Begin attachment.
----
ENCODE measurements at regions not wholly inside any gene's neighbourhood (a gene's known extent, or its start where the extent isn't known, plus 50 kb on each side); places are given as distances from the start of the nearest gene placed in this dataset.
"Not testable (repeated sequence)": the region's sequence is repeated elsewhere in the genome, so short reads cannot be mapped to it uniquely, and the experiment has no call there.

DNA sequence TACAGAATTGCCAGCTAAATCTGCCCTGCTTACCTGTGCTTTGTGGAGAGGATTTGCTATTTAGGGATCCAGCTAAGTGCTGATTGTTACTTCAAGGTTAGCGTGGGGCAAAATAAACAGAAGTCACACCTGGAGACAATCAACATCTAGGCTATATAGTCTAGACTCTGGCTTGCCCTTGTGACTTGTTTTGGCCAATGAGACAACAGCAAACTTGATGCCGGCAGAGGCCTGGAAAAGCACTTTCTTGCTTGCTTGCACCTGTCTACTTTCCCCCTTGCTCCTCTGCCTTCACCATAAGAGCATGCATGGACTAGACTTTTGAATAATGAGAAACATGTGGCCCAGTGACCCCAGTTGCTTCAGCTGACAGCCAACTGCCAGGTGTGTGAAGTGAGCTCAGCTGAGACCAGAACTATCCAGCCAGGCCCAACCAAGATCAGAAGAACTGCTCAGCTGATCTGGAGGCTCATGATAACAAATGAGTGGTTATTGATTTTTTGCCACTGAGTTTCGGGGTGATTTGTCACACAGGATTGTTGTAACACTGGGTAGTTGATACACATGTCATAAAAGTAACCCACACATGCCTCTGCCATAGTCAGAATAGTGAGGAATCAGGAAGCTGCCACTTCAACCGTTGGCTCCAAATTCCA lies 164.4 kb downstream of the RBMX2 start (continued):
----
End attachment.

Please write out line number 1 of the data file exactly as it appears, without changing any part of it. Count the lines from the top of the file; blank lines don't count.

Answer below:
ENCODE measurements at regions not wholly inside any gene's neighbourhood (a gene's known extent, or its start where the extent isn't known, plus 50 kb on each side); places are given as distances from the start of the nearest gene placed in this dataset.